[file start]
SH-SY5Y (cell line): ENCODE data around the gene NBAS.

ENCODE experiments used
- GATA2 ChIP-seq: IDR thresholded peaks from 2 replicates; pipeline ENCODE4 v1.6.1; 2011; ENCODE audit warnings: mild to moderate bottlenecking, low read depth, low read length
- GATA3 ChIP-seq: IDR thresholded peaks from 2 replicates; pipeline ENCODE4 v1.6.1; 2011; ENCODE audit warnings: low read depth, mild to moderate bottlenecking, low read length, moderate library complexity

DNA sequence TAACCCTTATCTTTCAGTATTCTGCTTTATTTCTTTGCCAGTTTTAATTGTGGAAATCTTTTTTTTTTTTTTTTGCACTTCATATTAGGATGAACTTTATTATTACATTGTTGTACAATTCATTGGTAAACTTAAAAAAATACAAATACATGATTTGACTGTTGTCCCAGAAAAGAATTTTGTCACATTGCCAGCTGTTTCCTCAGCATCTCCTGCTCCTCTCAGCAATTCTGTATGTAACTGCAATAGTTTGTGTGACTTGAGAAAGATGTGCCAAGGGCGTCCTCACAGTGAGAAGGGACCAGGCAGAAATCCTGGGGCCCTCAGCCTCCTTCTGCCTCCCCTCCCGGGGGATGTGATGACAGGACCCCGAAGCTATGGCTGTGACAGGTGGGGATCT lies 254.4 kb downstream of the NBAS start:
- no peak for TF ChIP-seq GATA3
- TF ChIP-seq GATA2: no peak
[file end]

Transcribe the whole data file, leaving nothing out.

SH-SY5Y (cell line): ENCODE data around the gene NBAS.

ENCODE experiments used
- GATA2 ChIP-seq: IDR thresholded peaks from 2 replicates; pipeline ENCODE4 v1.6.1; 2011; ENCODE audit warnings: mild to moderate bottlenecking, low read depth, low read length
- GATA3 ChIP-seq: IDR thresholded peaks from 2 replicates; pipeline ENCODE4 v1.6.1; 2011; ENCODE audit warnings: low read depth, mild to moderate bottlenecking, low read length, moderate library complexity

DNA sequence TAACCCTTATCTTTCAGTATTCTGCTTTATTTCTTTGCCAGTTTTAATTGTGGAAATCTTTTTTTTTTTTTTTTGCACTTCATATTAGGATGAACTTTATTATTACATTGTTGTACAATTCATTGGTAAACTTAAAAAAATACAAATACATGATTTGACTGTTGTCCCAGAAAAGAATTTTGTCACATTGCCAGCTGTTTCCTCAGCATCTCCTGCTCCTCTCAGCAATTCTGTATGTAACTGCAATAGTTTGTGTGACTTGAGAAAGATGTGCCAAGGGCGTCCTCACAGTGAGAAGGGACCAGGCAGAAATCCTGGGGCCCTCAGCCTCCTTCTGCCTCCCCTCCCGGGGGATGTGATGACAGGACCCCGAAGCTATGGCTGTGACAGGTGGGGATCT lies 254.4 kb downstream of the NBAS start:
- no peak for TF ChIP-seq GATA3
- TF ChIP-seq GATA2: no peak